Sculpture is a bit different from all the other synths here—it’s a specialty instrument that creates sounds via physical modeling, rather than any traditional analog or digital synthesis (or even sampling) techniques. Physical modeling is a method of sound creation/modification, where the actual physical elements of a sound source or processor are analyzed and then recreated/simulated in software. Many virtual acoustic instruments—from strings to pianos—use this technology as an alternative to sampling (it’s the basis for Logic’s own Vintage Electric Piano, Clav, and B3 virtual instruments). For modeled instruments, the idea is that since the mechanics of sound production are emulated, a modeled virtual instrument can be made to respond as expressively as a real, physical one. Plus, while emulation is one application, physical modeling can also be used to create cool, organic, natural-sounding/playing virtual instruments that don’t (or couldn’t!) actually exist in the real world.
There’s where Sculpture fits in—it provides the tools of physical modeling, combined with some traditional synthesis parameters, and a whole host of modulation and effect parameters. Instead of traditional oscillators, filters and envelopes, there are Exciters, Disturbers, and Resonators to create sound waves based on (respectively) different vibrating media—wood, steel, glass, etc.—emulate different physical methods of sound production—striking, plucking, bowing, blowing, etc.—and shape the tone and character of the virtual instrument, real or imaginary. Obviously, there’s no room in an overview to get too deeply into all of this, but suffice it to say if you’re interested in unusual but organic instruments or sound effects (especially for post-production sound design), Sculpture is definitely something you’ll want to spend some time checking out.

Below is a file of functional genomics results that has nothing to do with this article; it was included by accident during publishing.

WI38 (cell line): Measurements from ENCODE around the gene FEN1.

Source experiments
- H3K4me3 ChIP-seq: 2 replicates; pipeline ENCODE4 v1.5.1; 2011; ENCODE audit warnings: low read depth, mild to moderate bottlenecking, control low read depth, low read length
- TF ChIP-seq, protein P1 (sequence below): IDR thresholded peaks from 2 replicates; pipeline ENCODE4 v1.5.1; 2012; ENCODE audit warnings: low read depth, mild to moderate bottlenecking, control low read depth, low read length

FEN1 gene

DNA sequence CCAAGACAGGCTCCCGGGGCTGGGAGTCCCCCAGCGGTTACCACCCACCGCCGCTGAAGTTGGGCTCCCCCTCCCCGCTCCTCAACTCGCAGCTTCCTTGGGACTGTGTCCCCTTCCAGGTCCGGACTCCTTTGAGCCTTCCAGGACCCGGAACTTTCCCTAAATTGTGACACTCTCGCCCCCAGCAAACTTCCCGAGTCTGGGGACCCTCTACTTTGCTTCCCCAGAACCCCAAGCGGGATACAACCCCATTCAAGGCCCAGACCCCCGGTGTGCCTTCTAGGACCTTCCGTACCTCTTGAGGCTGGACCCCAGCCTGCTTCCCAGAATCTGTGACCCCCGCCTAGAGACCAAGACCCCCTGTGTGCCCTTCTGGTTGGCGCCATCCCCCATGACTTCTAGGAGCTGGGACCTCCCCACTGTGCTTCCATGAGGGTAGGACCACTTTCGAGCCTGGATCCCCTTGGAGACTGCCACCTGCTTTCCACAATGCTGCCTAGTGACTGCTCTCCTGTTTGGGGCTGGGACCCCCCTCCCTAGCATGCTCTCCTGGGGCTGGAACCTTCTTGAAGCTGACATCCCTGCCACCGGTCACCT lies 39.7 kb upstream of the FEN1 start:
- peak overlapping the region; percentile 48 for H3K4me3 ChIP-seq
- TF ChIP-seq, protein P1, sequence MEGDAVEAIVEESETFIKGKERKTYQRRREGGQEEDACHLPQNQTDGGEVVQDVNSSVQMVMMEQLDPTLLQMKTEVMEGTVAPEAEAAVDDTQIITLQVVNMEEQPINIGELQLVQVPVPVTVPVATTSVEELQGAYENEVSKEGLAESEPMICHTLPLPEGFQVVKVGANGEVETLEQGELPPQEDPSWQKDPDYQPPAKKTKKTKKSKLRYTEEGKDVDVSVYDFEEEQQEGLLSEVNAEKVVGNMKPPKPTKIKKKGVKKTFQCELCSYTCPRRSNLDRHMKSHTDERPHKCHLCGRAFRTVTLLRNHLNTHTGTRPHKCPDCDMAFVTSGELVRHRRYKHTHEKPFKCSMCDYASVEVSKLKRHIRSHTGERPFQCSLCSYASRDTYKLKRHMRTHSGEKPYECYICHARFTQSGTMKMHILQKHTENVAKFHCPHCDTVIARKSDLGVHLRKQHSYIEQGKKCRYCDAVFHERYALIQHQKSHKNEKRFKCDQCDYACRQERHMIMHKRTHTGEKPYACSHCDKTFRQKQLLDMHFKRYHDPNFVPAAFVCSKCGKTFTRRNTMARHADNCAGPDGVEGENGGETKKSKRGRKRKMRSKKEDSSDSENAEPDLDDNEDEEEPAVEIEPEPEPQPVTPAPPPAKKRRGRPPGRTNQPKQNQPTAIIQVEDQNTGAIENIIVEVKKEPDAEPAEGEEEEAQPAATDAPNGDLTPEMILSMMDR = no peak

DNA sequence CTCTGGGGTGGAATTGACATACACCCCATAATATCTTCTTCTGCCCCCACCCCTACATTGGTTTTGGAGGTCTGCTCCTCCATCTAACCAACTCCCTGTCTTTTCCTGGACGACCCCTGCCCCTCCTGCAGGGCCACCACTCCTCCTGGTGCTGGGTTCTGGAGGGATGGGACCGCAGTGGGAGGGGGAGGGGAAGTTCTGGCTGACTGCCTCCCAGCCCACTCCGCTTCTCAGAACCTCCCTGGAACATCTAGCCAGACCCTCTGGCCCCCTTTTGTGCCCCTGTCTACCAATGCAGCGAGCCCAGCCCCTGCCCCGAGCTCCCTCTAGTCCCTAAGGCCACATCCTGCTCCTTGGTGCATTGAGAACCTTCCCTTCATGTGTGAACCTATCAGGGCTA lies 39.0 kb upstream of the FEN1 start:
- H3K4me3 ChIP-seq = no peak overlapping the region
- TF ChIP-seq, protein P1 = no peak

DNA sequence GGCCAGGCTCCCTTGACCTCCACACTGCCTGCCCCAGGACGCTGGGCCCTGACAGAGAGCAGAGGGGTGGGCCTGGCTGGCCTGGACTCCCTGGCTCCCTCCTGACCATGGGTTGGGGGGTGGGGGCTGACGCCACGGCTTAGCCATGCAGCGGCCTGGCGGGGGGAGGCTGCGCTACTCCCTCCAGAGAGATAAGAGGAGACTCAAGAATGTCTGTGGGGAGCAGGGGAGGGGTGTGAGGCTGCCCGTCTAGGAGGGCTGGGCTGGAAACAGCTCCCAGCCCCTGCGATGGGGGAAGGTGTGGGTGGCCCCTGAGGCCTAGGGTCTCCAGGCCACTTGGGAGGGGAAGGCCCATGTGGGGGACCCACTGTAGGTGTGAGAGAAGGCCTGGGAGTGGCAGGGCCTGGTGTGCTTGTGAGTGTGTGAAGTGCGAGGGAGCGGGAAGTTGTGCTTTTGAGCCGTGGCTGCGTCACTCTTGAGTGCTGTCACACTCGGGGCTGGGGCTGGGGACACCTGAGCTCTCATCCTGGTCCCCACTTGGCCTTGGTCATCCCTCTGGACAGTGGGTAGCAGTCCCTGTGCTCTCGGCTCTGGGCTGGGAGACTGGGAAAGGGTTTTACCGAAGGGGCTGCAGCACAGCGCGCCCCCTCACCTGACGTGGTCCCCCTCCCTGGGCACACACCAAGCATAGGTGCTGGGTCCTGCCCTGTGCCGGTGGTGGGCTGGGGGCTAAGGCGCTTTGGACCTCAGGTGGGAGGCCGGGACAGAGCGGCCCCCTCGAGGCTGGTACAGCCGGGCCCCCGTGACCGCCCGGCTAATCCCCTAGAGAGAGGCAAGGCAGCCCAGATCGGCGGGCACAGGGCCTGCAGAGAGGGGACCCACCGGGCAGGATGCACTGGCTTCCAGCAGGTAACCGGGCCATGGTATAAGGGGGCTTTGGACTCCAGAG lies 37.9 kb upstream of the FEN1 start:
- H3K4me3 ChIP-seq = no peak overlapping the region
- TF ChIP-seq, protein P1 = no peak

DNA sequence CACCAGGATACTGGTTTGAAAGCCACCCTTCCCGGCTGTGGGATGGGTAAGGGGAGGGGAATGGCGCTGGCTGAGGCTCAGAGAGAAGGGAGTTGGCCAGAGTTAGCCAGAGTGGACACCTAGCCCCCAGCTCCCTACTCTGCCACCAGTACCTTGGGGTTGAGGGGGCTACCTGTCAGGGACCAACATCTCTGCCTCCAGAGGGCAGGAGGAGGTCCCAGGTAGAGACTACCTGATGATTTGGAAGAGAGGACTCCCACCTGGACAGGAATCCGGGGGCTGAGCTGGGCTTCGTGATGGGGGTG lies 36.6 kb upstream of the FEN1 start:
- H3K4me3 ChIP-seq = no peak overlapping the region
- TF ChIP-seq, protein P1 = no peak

Audio Example 2 Retro Synth, ES2, and Sculpture:
Alchemy is the newest addition to Logic’s synth collection, integrated into Logic when Apple acquired Camel Audio a while back. Since I’m running out of room, I’m afraid I’m going to be giving Alchemy short shrift, but that would be inevitable, anyway, seeing as it would take several articles to fully describe this beast. Alchemy incorporates sampling and sample manipulation with additive, specular, granular synthesis, and resynthesis, wrapped up with an extensive set of programming controls and effects.
An Alchemy patch incorporates four independent sound sources, each of which can include multiple elements from its various categories of sound production. Each has its own filter and modulation parameters, and of course there are global filters and effects as well. The interface is deep, and the possibilities for sound creation and manipulation could keep an eager synthesist busy for days/weeks/months exploring its powerful options for creative control. Fortunately, there’s also a very comprehensive preset library for those who need to jump right in and start making music. With all its options and capabilities, it seems like Alchemy will be taking its place as the new King of (Logic) Synths.
And with that, I’m out of space. Every one of Logic’s synths, from the simplest, most efficient, to the biggest, baddest, do-everything models, is capable of adding good sounds to an arrangement, when matched with the right song and a good player. All of them are worth a little (or more than a little!) time spent getting to know what they have to offer.